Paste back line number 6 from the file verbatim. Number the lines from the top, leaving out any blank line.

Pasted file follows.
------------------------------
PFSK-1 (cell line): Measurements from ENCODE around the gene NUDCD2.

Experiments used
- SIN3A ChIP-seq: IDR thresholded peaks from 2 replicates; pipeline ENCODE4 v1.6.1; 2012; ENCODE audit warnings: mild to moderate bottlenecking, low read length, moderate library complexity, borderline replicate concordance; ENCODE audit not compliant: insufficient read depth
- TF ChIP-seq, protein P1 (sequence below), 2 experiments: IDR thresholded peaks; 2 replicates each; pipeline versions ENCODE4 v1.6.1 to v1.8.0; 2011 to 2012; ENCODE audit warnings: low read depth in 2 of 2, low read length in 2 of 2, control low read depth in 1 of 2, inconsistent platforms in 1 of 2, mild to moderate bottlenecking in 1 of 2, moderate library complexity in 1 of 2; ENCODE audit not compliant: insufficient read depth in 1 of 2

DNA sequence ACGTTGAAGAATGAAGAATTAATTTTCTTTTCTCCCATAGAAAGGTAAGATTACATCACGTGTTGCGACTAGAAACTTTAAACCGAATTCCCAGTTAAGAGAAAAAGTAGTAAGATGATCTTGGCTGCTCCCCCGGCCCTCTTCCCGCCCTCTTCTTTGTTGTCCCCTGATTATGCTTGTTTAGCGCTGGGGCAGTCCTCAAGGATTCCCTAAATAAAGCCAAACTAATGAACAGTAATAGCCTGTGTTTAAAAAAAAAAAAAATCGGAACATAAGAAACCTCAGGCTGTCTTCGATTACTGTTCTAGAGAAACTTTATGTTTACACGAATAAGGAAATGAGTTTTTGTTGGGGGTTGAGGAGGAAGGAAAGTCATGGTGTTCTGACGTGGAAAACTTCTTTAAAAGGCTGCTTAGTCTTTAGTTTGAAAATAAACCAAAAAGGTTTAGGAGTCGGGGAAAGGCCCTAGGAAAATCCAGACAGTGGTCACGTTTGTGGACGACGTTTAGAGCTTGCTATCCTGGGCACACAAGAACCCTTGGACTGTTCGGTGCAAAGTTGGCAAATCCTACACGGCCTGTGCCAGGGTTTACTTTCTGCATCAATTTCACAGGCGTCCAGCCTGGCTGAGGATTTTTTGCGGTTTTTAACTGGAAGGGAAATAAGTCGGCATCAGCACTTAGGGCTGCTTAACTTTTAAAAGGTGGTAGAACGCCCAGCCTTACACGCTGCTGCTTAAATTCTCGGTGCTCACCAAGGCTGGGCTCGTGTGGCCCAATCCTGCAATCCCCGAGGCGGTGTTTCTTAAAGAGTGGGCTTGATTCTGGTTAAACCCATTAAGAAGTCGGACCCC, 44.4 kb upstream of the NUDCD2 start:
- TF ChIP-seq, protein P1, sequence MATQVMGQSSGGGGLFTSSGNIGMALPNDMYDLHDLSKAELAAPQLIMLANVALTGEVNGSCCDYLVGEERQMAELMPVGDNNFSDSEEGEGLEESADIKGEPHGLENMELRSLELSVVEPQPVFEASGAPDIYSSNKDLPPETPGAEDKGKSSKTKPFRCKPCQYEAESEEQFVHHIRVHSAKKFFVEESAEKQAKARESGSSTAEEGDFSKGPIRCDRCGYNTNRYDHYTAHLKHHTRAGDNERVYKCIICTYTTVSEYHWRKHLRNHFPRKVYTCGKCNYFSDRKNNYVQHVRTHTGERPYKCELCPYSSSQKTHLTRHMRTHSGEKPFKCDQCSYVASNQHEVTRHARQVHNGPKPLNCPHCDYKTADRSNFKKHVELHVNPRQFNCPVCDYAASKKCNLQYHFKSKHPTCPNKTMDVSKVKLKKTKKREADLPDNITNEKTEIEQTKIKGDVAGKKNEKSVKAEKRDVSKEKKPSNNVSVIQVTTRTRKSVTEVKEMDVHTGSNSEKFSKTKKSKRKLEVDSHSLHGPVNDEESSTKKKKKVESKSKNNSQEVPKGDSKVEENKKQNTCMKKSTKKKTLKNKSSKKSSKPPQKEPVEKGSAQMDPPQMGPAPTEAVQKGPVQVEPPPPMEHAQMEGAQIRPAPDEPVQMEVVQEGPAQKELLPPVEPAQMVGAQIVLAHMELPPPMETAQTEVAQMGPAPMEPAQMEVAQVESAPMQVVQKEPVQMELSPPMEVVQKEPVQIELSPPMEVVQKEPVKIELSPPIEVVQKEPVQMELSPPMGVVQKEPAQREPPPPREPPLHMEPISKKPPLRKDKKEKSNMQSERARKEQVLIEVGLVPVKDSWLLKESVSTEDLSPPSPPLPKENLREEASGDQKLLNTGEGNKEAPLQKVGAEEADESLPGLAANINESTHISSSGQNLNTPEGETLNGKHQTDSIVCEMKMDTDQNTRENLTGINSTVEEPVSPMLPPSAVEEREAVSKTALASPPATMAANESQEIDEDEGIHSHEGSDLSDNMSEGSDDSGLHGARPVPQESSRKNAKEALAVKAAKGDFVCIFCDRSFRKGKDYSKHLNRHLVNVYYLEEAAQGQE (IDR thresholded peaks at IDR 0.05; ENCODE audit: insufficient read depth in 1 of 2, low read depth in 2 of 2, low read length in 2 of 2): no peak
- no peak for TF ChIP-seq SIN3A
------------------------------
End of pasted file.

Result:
- TF ChIP-seq, protein P1, sequence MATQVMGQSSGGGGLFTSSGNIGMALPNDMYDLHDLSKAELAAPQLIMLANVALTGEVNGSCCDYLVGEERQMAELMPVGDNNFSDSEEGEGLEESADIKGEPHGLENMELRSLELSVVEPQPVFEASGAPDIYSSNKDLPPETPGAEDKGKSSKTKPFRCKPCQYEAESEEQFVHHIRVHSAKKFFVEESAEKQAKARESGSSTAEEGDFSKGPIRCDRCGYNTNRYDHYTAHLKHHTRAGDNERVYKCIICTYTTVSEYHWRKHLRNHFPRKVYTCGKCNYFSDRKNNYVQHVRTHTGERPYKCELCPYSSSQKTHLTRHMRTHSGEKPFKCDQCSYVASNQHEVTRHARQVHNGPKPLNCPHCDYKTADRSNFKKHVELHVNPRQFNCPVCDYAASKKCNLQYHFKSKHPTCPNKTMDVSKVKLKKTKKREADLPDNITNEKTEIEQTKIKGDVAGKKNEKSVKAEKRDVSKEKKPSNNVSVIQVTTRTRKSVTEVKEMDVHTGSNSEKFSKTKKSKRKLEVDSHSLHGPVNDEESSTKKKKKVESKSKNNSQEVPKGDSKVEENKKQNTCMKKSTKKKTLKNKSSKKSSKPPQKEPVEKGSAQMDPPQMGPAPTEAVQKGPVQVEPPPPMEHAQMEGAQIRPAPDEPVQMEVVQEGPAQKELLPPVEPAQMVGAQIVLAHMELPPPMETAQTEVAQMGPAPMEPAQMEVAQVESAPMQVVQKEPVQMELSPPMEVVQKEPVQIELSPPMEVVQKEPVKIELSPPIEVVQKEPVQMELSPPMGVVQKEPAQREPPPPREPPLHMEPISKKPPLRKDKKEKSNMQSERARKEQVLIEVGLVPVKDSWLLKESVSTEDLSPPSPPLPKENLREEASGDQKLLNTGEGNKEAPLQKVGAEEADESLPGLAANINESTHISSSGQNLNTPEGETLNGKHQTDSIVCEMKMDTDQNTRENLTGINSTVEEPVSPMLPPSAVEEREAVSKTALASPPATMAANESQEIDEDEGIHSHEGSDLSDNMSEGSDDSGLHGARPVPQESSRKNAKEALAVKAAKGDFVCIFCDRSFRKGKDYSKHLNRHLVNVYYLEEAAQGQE (IDR thresholded peaks at IDR 0.05; ENCODE audit: insufficient read depth in 1 of 2, low read depth in 2 of 2, low read length in 2 of 2): no peak